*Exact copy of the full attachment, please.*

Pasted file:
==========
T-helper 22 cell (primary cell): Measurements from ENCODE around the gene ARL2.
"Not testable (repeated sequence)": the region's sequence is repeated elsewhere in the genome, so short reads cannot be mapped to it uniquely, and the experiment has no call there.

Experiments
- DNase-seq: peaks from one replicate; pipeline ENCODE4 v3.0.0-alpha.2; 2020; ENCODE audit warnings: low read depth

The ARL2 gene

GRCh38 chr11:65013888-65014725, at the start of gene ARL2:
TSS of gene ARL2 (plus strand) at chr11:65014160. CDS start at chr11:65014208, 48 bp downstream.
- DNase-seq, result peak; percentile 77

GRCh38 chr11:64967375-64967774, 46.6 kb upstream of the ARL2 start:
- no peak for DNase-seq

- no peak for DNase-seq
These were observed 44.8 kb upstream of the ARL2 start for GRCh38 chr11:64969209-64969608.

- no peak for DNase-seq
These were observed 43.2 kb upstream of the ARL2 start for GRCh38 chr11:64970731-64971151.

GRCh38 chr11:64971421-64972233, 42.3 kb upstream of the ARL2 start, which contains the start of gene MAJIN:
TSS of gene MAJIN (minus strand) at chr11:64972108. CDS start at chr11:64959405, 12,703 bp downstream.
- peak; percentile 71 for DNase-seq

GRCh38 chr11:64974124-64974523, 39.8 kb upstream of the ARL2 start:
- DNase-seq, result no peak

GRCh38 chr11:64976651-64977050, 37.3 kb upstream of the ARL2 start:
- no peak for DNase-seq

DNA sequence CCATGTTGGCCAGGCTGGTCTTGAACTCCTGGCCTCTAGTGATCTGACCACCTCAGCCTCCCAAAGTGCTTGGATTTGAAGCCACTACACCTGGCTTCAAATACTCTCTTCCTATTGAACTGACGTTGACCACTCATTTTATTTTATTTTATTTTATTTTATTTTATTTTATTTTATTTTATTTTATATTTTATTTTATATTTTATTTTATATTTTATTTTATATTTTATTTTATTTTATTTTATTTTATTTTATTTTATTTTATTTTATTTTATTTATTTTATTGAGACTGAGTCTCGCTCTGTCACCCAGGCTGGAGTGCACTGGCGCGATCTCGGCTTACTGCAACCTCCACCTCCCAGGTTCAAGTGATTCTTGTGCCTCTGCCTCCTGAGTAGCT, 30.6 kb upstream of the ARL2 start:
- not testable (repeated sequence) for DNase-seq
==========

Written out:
T-helper 22 cell (primary cell): Measurements from ENCODE around the gene ARL2.
"Not testable (repeated sequence)": the region's sequence is repeated elsewhere in the genome, so short reads cannot be mapped to it uniquely, and the experiment has no call there.

Experiments
- DNase-seq: peaks from one replicate; pipeline ENCODE4 v3.0.0-alpha.2; 2020; ENCODE audit warnings: low read depth

The ARL2 gene

GRCh38 chr11:65013888-65014725, at the start of gene ARL2:
TSS of gene ARL2 (plus strand) at chr11:65014160. CDS start at chr11:65014208, 48 bp downstream.
- DNase-seq, result peak; percentile 77

GRCh38 chr11:64967375-64967774, 46.6 kb upstream of the ARL2 start:
- no peak for DNase-seq

- no peak for DNase-seq
These were observed 44.8 kb upstream of the ARL2 start for GRCh38 chr11:64969209-64969608.

- no peak for DNase-seq
These were observed 43.2 kb upstream of the ARL2 start for GRCh38 chr11:64970731-64971151.

GRCh38 chr11:64971421-64972233, 42.3 kb upstream of the ARL2 start, which contains the start of gene MAJIN:
TSS of gene MAJIN (minus strand) at chr11:64972108. CDS start at chr11:64959405, 12,703 bp downstream.
- peak; percentile 71 for DNase-seq

GRCh38 chr11:64974124-64974523, 39.8 kb upstream of the ARL2 start:
- DNase-seq, result no peak

GRCh38 chr11:64976651-64977050, 37.3 kb upstream of the ARL2 start:
- no peak for DNase-seq

DNA sequence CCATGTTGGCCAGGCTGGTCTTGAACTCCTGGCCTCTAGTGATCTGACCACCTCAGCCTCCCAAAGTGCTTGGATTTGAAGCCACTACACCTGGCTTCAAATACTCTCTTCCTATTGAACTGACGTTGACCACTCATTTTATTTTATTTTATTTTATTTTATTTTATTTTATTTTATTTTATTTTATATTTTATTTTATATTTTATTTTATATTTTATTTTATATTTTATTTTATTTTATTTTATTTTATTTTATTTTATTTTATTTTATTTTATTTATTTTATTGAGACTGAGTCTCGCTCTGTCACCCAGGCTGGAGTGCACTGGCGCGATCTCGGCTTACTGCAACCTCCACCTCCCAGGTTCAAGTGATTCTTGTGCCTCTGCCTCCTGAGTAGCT, 30.6 kb upstream of the ARL2 start:
- not testable (repeated sequence) for DNase-seq